Once again, he expressed regret that the psychosexual report was not discussed in the meeting. He had not seen it and did not know what was in it. He said, in retrospect, that God had allowed that report into the open and he believes he should have dealt it at that point.
He said that when he finally read it, he could not believe what he was reading. He was in a state of shock over the extent of the confession. To make matters worse, Eddie Rojas had fled the country with his family and he could not speak with him about the details. He emphasized that he realizes that the flight of the Rojas means that there is much more to the situation but one that will not be resolved until Eddie Rojas is caught, if then.
He made an important observation. He said that he had always put leaders up on a pedestal. He now regrets that and says his view on this is in transition.
I asked him if Eddie Rojas had been disciplined or excommunicated from the church. Apparently, Eddie had resigned by the time that he has fled.They do not discipline people retroactviely.
I then asked him if Patrick Rojas had been “disciplined.” He said that he had not been disciplined because Patrick had repented and was receiving counseling. He said that they asked him to move to another HOFCC and had met with the church to warn them. He emphasized that HOF churches always have the children with their parents during any church gathering. They are never alone with other adults.
I asked him why he believed that Patrick was repentant. He said that Patrick was faithful with his counseling and expressed remorse. I asked what kind of counseling he was receiving and Jim said it was nouthetic counseling. In the past, TWW has expressed grave reservations about the effectiveness of this sort of counseling and wrote a post on the issue here. Our reservations may be validated by this particualr situation.
(These)“counseling techniques (are)called Biblical Counseling or Nouthetic Counseling or NANC (National Association of Nouthetic Counselors.). I need to make a distinction here. There seems to be a difference in Biblical counseling and NANC terminology. From what I can tell, NANC, the most recognized group within conservative churches believes that "Biblical" (read non-NANC) counselors often employ secular psychological techniques and are, therefore, caving to the sinful beliefs of the psychological establishment.”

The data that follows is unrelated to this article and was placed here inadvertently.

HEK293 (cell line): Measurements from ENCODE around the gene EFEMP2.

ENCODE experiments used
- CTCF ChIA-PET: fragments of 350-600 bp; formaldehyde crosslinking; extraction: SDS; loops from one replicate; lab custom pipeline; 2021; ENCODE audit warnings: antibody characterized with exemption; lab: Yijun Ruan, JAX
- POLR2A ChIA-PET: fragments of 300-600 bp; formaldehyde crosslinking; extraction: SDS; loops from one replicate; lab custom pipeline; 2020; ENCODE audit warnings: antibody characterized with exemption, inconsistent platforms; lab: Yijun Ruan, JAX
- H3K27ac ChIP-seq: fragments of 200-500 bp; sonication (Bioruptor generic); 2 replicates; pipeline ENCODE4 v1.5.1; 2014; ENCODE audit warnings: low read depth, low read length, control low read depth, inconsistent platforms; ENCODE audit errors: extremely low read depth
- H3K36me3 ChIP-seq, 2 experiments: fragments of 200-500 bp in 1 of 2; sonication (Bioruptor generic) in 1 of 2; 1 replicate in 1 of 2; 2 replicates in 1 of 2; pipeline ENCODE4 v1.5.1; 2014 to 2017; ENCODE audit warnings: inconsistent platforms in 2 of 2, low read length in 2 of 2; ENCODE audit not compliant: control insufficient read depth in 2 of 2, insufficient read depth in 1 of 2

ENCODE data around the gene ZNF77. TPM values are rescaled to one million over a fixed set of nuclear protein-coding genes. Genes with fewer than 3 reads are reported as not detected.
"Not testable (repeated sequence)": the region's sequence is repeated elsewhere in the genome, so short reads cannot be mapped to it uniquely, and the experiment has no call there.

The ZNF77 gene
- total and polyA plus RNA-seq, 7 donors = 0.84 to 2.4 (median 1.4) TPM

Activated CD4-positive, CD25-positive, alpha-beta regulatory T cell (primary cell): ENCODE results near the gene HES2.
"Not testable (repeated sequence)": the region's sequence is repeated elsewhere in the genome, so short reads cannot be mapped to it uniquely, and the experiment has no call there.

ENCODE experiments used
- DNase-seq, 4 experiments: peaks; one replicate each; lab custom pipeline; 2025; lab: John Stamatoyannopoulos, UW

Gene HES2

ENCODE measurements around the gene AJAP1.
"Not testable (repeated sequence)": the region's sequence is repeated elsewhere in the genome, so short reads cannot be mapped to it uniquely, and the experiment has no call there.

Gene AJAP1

When I asked him how Patrick was faring, he said that he does let his sons go bowling with him because he believes that Patrick is doing well. I then asked him why a repentant man would further victimize his victim and her family by suing them. And, I added, that most churches that believe in a strict, literal reading of the text, do not believe in lawsuits. He became quiet when I warned him that Patrick was not acting like a repentant man.
When I mentioned that I had called Patrick, Jim said he was sure Patrick would call me back. As we ended the conversation, he prayed for me. He prayed that I would learn things that would help all churches to better deal with and understand these issues. I am grateful for that. I need all the prayers I can get in this blogging business!
Has Household of Faith lost track of Patrick?
This is serious warning. First, Patrick did not return my telephone call. I then called Danielle to ask her the name of the church that Patrick was currently attending. She said that when she received the documents for the lawsuit last year, Patrick claimed he was attending Mars Hill, not another HOFCC church. I could make a quip about his choice but the subject is too serious to do so. Suffice to say that all roads seem to lead to Mars Hill in one form or another. (6, 5 or 4.74 degrees of separation are in play). We hope that the elders might warn Mars Hill if this is true.
We urge all of those involved with this situation to use extreme caution. Crocodile tears, protestations of repentance and nouthetic counseling do not guarantee the Patrick is on the straight and narrow anymore than a lightly taken sinner’s prayer guarantees that one is saved. Do not be deceived yet again.
Lydia's Corner: Amos 7:1-9:15 Revelation 3:7-22 Psalm 131:1-3 Proverbs 29:23